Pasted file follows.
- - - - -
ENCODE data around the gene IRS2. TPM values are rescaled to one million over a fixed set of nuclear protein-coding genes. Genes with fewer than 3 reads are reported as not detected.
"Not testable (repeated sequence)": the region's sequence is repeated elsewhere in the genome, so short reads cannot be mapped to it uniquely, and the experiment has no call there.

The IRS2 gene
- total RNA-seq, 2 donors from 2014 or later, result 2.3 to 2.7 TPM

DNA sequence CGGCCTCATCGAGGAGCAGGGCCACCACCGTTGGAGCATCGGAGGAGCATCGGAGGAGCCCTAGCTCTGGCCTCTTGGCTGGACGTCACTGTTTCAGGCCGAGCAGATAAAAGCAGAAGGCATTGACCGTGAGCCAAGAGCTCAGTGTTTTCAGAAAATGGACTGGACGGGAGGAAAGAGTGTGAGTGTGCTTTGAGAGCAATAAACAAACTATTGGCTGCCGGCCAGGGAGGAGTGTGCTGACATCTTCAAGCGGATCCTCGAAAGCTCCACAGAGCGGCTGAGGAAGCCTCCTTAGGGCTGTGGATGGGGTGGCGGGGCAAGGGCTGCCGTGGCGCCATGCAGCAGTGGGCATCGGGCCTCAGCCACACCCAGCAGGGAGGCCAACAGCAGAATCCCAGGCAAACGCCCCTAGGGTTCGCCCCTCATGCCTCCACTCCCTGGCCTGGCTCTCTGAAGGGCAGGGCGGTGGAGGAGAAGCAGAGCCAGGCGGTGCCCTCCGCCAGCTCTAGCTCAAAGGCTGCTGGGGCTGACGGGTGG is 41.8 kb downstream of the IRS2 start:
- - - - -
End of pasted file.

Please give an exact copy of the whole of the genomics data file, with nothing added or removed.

ENCODE data around the gene IRS2. TPM values are rescaled to one million over a fixed set of nuclear protein-coding genes. Genes with fewer than 3 reads are reported as not detected.
"Not testable (repeated sequence)": the region's sequence is repeated elsewhere in the genome, so short reads cannot be mapped to it uniquely, and the experiment has no call there.

The IRS2 gene
- total RNA-seq, 2 donors from 2014 or later, result 2.3 to 2.7 TPM

DNA sequence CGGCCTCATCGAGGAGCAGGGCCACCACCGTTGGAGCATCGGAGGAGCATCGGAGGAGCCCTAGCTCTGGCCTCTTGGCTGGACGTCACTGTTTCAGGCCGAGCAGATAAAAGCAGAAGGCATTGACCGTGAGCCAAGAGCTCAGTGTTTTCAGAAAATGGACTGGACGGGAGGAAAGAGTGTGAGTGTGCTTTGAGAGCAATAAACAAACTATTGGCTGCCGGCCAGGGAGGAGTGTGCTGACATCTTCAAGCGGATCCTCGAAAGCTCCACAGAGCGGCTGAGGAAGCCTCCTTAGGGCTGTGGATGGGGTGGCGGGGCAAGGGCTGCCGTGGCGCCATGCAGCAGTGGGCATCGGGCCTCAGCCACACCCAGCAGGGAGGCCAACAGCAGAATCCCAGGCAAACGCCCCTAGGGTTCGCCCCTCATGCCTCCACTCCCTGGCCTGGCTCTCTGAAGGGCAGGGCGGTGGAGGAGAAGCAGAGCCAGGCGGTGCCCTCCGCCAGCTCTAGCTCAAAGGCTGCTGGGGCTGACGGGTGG is 41.8 kb downstream of the IRS2 start: